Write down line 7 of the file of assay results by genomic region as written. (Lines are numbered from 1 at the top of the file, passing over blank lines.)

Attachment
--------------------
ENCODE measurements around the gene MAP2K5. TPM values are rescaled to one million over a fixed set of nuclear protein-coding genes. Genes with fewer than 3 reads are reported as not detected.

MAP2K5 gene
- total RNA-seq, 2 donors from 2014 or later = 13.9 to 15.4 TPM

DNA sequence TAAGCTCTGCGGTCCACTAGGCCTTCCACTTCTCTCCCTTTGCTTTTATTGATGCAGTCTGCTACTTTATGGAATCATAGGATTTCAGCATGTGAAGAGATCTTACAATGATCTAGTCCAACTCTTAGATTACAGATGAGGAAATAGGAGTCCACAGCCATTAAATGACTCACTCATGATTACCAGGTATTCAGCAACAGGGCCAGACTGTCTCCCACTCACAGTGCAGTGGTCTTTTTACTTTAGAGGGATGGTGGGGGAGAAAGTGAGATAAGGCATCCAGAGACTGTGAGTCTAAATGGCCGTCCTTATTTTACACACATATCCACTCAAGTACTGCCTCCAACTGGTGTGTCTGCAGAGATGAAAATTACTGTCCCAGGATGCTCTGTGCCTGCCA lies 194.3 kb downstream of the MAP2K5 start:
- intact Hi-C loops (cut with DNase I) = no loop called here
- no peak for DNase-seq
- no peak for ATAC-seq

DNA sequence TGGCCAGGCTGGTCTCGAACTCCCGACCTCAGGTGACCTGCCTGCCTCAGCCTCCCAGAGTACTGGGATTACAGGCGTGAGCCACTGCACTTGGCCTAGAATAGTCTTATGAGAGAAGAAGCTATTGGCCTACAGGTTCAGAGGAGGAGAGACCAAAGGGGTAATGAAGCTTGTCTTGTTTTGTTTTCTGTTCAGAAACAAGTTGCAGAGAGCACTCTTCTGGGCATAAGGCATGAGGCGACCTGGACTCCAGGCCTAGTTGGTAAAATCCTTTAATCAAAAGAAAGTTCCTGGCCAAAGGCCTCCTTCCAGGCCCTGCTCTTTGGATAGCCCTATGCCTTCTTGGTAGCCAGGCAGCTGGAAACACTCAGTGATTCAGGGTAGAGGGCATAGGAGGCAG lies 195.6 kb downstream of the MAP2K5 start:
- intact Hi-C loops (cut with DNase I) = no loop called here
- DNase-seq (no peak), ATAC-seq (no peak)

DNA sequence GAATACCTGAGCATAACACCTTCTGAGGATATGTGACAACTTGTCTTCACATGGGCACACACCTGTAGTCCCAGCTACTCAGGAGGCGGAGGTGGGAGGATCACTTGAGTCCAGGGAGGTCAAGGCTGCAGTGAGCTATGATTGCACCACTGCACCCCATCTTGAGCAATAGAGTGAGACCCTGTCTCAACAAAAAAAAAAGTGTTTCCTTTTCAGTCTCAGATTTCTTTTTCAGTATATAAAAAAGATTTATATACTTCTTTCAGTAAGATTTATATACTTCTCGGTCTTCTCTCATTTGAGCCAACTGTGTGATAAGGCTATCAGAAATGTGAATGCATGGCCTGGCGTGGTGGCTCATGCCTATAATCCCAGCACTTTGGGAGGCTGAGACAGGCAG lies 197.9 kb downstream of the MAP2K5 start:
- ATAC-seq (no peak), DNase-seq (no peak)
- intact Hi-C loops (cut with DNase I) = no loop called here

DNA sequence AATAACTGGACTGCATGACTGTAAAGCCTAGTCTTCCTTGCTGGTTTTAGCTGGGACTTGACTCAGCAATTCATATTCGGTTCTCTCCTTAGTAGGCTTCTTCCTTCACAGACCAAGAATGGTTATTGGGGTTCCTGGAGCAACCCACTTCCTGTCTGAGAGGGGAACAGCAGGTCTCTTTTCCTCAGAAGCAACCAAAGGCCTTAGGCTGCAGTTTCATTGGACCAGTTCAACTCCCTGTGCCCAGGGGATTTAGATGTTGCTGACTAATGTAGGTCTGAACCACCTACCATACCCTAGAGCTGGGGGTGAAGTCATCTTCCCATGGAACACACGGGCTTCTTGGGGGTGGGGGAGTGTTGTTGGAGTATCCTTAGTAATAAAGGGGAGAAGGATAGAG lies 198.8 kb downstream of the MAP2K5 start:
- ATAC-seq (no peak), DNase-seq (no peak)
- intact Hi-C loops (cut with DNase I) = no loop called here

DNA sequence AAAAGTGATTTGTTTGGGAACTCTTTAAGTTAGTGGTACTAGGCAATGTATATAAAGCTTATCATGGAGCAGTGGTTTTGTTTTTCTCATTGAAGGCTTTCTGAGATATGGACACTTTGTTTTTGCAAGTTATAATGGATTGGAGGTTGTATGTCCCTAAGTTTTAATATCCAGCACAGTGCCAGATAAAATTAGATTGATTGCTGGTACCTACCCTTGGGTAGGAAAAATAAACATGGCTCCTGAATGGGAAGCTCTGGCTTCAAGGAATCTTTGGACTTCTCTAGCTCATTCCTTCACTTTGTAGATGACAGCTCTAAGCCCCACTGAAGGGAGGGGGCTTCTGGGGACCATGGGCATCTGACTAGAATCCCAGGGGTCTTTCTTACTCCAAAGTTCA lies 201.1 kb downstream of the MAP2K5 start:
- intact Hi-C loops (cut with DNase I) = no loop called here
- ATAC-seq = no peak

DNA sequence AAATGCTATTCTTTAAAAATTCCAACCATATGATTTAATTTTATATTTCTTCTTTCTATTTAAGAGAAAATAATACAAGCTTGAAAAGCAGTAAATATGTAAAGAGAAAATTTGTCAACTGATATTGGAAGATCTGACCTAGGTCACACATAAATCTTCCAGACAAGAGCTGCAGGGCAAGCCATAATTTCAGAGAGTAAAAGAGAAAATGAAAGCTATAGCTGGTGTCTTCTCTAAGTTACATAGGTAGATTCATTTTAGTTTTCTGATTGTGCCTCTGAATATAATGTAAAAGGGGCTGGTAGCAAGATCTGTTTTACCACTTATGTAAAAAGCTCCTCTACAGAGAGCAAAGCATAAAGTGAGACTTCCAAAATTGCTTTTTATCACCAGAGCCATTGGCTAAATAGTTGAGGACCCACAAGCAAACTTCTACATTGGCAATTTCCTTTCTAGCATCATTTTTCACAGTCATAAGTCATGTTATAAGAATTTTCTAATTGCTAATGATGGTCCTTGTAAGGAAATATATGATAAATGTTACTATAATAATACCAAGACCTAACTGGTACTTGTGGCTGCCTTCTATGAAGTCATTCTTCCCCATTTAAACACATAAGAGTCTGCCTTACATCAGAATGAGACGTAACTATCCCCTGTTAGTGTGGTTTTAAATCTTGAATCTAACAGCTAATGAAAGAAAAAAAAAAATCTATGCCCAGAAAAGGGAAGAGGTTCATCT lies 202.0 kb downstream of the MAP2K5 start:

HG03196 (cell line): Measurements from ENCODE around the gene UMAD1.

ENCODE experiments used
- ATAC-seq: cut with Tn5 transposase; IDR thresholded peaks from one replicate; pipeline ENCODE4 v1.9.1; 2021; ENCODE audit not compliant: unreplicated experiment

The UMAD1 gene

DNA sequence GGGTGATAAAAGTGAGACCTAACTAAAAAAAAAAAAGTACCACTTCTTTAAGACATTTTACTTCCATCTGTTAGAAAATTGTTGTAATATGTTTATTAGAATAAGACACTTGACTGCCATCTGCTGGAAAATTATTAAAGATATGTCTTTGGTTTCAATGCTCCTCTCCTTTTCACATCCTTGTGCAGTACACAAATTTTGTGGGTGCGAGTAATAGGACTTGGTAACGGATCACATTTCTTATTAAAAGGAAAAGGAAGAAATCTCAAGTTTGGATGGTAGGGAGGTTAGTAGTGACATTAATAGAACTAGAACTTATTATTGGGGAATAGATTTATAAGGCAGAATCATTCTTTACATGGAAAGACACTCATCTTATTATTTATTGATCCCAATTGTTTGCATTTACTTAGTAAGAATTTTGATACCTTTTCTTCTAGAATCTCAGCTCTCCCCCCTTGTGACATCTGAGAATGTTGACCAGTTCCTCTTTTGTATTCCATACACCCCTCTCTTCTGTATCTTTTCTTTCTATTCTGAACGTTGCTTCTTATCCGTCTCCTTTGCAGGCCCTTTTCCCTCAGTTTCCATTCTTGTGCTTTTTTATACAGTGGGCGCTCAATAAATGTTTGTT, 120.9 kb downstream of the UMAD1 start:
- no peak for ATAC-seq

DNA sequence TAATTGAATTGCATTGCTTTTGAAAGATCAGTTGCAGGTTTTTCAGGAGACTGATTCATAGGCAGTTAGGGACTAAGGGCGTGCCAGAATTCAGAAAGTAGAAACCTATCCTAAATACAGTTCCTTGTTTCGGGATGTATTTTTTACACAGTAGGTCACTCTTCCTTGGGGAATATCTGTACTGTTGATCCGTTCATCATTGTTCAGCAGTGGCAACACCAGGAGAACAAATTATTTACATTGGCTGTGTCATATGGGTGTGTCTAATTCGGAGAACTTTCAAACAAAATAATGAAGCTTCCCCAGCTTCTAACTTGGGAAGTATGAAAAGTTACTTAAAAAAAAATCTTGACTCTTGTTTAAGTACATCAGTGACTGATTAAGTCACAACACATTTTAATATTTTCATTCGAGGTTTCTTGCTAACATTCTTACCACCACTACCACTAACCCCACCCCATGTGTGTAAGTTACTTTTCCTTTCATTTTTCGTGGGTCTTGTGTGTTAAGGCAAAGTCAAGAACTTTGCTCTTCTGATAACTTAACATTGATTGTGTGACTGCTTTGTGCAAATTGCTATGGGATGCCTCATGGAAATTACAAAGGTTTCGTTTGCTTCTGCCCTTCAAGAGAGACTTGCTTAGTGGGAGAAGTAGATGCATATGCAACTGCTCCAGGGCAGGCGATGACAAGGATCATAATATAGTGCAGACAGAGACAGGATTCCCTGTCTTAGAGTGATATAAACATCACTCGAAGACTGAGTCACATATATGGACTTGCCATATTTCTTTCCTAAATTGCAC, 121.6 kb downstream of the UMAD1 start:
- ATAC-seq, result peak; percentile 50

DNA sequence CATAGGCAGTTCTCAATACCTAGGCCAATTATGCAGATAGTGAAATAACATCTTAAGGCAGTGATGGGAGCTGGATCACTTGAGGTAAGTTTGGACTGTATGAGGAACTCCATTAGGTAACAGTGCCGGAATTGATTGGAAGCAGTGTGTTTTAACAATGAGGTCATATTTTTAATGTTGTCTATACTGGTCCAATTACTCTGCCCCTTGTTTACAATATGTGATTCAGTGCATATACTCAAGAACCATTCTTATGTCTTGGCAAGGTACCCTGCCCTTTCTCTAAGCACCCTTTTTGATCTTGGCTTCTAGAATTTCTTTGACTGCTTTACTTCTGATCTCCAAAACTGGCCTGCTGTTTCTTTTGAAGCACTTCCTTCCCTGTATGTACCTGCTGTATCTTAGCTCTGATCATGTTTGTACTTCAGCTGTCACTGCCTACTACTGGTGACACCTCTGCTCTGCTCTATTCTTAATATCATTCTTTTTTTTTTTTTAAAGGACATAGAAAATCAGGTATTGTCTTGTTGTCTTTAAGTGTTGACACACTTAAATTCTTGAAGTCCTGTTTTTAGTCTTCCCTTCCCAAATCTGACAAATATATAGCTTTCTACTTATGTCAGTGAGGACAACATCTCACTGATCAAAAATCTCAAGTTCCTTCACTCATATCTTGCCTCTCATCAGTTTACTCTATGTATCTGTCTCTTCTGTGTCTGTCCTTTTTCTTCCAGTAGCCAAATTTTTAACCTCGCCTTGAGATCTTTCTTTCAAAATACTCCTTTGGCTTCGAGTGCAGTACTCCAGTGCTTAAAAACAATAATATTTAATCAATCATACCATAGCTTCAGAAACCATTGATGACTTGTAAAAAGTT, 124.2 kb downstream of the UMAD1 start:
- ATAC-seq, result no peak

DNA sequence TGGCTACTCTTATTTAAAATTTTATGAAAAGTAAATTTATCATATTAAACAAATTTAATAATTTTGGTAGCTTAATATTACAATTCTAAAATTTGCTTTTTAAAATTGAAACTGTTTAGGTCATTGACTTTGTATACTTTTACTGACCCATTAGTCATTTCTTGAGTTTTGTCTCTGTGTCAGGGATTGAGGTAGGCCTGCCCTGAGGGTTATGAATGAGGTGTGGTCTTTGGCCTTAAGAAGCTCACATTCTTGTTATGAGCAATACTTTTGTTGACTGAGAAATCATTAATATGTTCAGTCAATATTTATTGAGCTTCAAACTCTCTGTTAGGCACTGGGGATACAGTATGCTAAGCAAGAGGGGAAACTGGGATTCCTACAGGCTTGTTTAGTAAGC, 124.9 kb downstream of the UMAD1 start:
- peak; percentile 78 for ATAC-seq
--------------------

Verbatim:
- no peak for ATAC-seq